First Things: Holy Routine - The Mystery of Repetition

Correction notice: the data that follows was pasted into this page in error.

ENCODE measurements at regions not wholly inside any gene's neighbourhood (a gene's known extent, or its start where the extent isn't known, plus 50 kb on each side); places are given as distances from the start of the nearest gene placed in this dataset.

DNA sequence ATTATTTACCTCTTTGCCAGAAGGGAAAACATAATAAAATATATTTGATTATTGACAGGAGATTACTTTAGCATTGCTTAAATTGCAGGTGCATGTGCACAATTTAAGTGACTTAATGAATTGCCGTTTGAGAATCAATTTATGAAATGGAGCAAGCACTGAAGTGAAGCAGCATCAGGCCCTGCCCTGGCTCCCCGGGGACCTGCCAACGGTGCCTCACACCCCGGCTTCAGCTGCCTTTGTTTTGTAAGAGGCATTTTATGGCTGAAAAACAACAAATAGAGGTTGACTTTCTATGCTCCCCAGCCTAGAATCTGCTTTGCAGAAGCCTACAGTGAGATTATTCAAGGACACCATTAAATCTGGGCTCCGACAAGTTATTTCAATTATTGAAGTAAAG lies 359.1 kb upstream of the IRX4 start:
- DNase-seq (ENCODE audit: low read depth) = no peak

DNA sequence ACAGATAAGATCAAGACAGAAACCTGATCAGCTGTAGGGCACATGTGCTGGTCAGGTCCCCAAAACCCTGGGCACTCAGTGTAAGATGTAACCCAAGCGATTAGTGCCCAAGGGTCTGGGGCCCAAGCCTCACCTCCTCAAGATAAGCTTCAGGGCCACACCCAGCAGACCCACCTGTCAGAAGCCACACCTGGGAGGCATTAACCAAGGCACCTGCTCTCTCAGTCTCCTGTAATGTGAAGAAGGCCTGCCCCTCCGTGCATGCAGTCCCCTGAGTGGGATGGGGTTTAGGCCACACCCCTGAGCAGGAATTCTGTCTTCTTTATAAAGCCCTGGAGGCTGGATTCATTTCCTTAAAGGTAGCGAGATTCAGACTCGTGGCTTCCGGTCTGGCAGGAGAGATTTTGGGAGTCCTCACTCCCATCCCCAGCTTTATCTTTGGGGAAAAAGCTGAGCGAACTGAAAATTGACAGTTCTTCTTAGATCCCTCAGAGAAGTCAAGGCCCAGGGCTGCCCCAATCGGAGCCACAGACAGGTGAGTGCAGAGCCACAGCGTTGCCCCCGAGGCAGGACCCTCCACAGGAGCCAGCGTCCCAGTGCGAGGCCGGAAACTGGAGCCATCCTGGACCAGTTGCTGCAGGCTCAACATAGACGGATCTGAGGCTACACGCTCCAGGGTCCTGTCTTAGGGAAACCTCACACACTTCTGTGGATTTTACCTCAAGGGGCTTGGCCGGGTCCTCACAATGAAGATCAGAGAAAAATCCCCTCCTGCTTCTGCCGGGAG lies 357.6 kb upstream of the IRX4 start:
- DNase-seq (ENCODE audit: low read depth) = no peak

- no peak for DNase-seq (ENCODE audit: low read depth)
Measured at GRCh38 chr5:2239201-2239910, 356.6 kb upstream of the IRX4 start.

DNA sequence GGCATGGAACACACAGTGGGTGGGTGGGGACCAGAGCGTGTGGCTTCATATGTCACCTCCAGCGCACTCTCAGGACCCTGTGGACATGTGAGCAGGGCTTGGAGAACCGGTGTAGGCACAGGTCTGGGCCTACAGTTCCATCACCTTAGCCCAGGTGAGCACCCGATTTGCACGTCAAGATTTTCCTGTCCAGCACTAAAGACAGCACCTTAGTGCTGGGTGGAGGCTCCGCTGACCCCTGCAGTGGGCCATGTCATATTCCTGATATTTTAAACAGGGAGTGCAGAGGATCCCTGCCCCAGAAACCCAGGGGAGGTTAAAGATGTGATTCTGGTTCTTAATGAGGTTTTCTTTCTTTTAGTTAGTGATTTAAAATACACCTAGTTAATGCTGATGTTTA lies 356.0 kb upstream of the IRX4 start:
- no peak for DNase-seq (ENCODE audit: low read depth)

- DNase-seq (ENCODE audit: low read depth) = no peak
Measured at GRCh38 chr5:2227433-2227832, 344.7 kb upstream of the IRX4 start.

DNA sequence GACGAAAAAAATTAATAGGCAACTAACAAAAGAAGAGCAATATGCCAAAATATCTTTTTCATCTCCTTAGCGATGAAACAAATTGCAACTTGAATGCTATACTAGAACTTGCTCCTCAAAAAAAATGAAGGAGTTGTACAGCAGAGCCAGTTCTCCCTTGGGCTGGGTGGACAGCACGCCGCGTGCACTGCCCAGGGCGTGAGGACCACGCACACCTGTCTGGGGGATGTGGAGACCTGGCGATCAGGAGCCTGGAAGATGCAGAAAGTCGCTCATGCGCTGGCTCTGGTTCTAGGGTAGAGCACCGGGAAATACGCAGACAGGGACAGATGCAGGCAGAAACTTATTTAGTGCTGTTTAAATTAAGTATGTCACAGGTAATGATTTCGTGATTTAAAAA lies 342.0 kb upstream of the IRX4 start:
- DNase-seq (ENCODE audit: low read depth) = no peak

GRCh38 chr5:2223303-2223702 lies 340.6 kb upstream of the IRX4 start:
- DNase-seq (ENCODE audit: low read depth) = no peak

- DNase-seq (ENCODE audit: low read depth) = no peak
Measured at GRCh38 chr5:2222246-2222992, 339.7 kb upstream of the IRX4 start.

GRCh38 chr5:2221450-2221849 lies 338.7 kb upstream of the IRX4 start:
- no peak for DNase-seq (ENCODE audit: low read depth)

This year marks the three hundredth birthday of one of the most influential art scholars ever to have lived. Johann Joachim Winckelmann, born in 1717 in the town of Stendal, was one of those intellects whose work created a new age, a new taste, a new way of seeing. After the death of such men, the world no longer looks the way they found it; they equipped their contemporaries with new eyes. Winckelmann’s influence cannot be over-estimated; it endures to the present day. Without Winckelmann, who sang the praises of ancient Greek art and extolled the white marble of its statues—unaware that, of old, they were painted in rich colors—not only should we have had no Classicism; we should have had no Bauhaus either. Certain principles of Winckelmann’s taste, which rejected not only the Baroque and Mannerism, but also medieval art, are still current, particularly among people who have never heard of him. Powerful influences are absorbed by a kind of osmosis. Though it is highly improbable that those who drew up the Conciliar Constitution Sacrosanctum concilium had read Winckelmann, they were nonetheless educated people and were acquainted with many things beyond the fields of theology and liturgy. When we read the beginning of paragraph 34 of this Constitution, “The rites should bear the mark of noble simplicity,” it is impossible not to think of one of the key sentences of Winckelmann’s “Thoughts on the imitation of Greek works in painting and sculpture,” written in 1755: “The pre-eminent, universal note of the Greek masterpieces is a noble simplicity and a silent greatness.” Although Winckelmann had become a Catholic and assisted a Roman cardinal in acquiring works of art, he would no doubt have been taken aback had he known that his principles would be adopted into an official document on the Church’s liturgy. Indeed, we may well ask whether this influence was altogether felicitous. Though it may be true that, in the field of aesthetics, any error as to historical fact can be justified before a higher court insofar as it produces artistic fruit—and Winckelmann’s errors certainly bore fruit in abundance—in the field of liturgy, closely related to art though it is, the situation may be otherwise.

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